Gameplay Journal #7

Annalise Alvarez
2 min readMar 2, 2021


This week, I wanted to talk about the social values and environmental narrative in the game Stardew Valley. There are two routes towards completing the game- The first(true) ending is reached by restoring the Community Center and working with the Junimo forest spirits to bring the town together, and the second(bad) ending is reached by selling out to JojaMart and completing milestones through simply paying for them.
There’s a not-so-subtle commentary about corporate greed vs. protecting the environment and history of the townspeople. Buying a Joja membership results in the player no longer being able to collect rewards from the forest spirits, and in the endgame the local general store goes out of business due to Joja fully taking over the valley with the player’s help. The game encourages the player to save the Community Center- you get more rewards, increased friendship with the townspeople, and end up having a more fulfilling/complete game experience.

I can’t help but think the developers wanted to make some political or social point about how corporations in real life tend to “suck the joy out of everything” for the sake of their own success. The reading from Belman makes a point similar to this; “It is impossible to create an artifact that does not reflect values from some source (e.g. the maker, or the maker’s society), convey them through its structural features, and in some cases even impose those values on users” (Belman). In the game’s into sequence, we see our character working in a Joja office building, feeling burnt out and crushed by the corporation. There’s even a skeleton in one of the cubicles- implying that Joja doesn’t care if their workers just work to death. Joja’s greed also affected the Valley itself- the mines being blocked off at the start was due to illegal Joja activity, which funnily enough, the player has to pay to fix if they chose the Joja route, when it’s Joja’s fault in the first place. Morris, the manager of the JojaMart in town, is also super shady and underhanded in his business practices. One of the first scenes he’s seen in is when he goes into the local general store and hands out Joja coupons to everyone, which just screws over Pierre’s local business.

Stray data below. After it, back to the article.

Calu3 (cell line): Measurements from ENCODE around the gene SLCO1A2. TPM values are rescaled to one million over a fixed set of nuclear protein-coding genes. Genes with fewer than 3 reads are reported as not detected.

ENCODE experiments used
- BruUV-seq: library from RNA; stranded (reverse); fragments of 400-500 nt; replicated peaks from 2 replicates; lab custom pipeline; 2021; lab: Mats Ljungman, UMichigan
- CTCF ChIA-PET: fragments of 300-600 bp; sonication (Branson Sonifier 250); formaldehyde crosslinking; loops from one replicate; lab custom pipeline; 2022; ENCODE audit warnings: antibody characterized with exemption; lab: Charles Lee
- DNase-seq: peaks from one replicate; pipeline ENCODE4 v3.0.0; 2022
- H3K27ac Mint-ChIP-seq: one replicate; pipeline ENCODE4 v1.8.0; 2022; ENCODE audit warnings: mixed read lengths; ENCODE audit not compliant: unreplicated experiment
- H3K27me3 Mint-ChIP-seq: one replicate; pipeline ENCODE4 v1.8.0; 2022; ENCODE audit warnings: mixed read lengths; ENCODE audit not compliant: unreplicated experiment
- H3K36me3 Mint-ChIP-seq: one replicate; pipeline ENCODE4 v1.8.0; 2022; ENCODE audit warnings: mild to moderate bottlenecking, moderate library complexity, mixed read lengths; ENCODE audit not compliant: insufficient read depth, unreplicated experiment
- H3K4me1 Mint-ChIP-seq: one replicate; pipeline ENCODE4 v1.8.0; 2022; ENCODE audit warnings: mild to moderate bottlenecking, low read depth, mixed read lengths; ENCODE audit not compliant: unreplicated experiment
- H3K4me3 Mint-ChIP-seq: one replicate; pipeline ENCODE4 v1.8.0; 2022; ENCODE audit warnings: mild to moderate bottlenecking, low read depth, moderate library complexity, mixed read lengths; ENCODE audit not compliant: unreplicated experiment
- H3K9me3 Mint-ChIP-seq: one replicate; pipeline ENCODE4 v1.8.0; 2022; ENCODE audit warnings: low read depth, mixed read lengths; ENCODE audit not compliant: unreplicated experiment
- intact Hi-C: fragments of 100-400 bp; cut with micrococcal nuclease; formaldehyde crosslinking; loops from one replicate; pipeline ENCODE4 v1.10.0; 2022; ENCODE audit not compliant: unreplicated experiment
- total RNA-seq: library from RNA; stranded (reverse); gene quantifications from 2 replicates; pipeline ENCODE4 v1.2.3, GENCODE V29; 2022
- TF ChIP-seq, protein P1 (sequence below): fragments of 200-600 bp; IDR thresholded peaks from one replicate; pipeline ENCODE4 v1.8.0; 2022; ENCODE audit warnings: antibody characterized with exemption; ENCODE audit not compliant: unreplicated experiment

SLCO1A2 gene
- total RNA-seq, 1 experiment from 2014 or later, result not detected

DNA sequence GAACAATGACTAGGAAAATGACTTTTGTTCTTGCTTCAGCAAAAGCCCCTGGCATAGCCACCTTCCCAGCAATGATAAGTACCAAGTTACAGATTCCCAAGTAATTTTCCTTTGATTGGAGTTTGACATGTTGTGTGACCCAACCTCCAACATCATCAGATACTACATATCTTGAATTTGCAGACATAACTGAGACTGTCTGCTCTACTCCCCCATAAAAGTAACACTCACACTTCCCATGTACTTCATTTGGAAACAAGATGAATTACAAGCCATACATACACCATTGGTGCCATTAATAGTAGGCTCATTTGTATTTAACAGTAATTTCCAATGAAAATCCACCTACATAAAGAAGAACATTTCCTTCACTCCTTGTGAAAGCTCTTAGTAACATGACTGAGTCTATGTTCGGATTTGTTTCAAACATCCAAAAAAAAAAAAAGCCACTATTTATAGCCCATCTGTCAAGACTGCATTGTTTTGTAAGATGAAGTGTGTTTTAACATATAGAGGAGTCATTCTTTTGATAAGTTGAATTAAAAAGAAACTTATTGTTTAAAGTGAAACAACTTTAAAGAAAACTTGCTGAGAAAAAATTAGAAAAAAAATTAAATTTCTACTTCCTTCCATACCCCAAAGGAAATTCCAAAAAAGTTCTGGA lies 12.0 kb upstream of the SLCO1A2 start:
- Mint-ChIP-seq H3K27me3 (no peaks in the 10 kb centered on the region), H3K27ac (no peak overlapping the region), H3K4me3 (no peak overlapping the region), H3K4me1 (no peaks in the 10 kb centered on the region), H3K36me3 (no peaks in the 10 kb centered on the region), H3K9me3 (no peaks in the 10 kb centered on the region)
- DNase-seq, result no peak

The player then faces the choice of which route is better. Do you pick Joja, the corporate monster, and turn the Community Center into a warehouse, complete Joja’s experimental “community program” and give Morris his promotion, while Pierre goes out of business and the forest spirits disappear? Or do you choose to protect the Valley from corruption, and work with the forest spirits to grow and discover things on your own, and restore the history of the Community Center to bring everyone together?

Stardew Valley Endings and Intro:


Belman, Jonathan, and Mary Flanagan. “Exploring the Creative Potential of Values Conscious Game Design: Students’ Experiences with the VAP Curriculum.” Eludamos. Journal for Computer Game Culture,